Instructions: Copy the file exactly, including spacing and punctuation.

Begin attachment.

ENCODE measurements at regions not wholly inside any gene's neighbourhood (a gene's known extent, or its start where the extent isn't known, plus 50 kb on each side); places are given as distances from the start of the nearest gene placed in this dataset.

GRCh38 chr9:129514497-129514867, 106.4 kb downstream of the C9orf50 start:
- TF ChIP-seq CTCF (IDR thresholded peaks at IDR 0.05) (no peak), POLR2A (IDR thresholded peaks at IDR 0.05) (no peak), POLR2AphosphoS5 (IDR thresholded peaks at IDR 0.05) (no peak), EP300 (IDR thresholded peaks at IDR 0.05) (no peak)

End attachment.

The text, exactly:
ENCODE measurements at regions not wholly inside any gene's neighbourhood (a gene's known extent, or its start where the extent isn't known, plus 50 kb on each side); places are given as distances from the start of the nearest gene placed in this dataset.

GRCh38 chr9:129514497-129514867, 106.4 kb downstream of the C9orf50 start:
- TF ChIP-seq CTCF (IDR thresholded peaks at IDR 0.05) (no peak), POLR2A (IDR thresholded peaks at IDR 0.05) (no peak), POLR2AphosphoS5 (IDR thresholded peaks at IDR 0.05) (no peak), EP300 (IDR thresholded peaks at IDR 0.05) (no peak)